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How Spock Became a Sex Symbol

Virginia Postrel is a Bloomberg View columnist. She was the editor of Reason magazine and a columnist for the Wall Street Journal, the Atlantic, the New York Times and Forbes. Her books include “The Power of Glamour” and “The Future and Its Enemies.”
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When "Star Trek" debuted in 1966, showing a beautiful black woman and a dashing Asian man as bridge officers was an idealistic political statement. Turning someone who looked like Leonard Nimoy into a sex symbol, however, was entirely unintentional.

Before he played Spock, Nimoy, who died today at 83, played a surprising number of parts as Indians and Mexicans in the Old West. With his long, thin face, prominent nose and deep smile lines, he looked like The Other.

That’s why he fit the part of Spock. “All I wanted at first was pointed ears and a faintly satanic appearance,” said series creator Gene Roddenberry in “The Making of Star Trek,” published in 1968.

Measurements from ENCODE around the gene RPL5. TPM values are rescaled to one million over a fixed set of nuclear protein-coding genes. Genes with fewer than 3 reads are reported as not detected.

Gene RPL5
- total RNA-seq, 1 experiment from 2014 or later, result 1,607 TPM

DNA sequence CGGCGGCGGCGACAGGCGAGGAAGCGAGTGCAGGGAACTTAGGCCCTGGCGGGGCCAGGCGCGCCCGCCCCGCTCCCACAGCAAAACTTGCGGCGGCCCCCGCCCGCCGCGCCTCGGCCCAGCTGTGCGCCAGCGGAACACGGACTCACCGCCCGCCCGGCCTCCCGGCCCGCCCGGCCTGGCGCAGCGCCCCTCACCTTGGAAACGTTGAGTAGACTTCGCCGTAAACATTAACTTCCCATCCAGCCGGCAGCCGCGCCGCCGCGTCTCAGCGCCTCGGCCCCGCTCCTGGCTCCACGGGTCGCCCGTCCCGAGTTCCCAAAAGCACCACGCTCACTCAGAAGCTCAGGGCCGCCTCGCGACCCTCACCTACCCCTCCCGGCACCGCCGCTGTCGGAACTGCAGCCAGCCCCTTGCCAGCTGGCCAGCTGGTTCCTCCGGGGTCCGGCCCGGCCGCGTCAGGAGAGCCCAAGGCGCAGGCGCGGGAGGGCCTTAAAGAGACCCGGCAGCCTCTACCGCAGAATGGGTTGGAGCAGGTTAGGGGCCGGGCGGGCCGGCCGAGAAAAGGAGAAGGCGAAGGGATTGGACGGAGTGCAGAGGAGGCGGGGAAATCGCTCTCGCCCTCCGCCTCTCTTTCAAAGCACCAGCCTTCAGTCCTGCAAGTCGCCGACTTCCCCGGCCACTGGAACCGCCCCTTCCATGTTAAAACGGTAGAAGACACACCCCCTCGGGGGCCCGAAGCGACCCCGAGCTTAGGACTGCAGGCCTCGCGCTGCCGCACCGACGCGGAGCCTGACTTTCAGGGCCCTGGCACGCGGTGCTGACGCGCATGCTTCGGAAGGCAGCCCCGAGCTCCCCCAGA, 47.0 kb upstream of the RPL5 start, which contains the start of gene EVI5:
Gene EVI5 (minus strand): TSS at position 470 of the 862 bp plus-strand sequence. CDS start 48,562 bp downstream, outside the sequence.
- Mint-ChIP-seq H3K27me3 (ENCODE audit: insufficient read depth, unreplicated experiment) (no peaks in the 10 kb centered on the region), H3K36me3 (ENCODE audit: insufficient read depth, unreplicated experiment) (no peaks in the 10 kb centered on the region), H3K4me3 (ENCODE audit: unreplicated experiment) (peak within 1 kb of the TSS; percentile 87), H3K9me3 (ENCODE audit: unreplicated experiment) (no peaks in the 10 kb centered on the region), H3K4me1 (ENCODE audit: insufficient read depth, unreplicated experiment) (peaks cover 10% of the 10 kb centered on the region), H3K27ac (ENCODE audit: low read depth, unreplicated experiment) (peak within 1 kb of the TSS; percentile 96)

Spock’s “alien features” -- as Roddenberry called them in the book -- weren’t limited to prostheses. Nimoy was handsome, but not in a way that Hollywood in 1966 recognized. He didn’t look like a leading man. He looked like what he was: the son of Ukrainian Jewish immigrants. And if you looked like that, you were a character actor, not a star.

But Nimoy became a star. He was a Method actor and in creating Spock, he gave what could have been a gimmicky, two-dimensional character hidden depths. Those hidden depths in turn gave him sex appeal. Within the show’s plots, Captain Kirk was the lady killer. But Spock was the one who made female viewers swoon.  

Spock offered alienated nerds a glamorous role model -- an ideal self in ideal circumstances. Nimoy had to remind fans that the character wasn’t real and wasn’t him: His 1975 memoir was titled “I Am Not Spock.”

But in an important way, he was.

Not only was the actor largely responsible for the character’s compelling personality. Nimoy also provided Spock’s physical form -- and by doing so helped change the face of Hollywood. If actors like Jeff Goldblum and Adrien Brody aren’t stuck playing villains, it’s partly because Nimoy proved that looks like theirs could be not satanic but sexy.

This column does not necessarily reflect the opinion of Bloomberg View's editorial board or Bloomberg LP, its owners and investors.

To contact the author on this story:
Virginia Postrel at vpostrel@bloomberg.net

To contact the editor on this story:
Zara Kessler at zkessler@bloomberg.net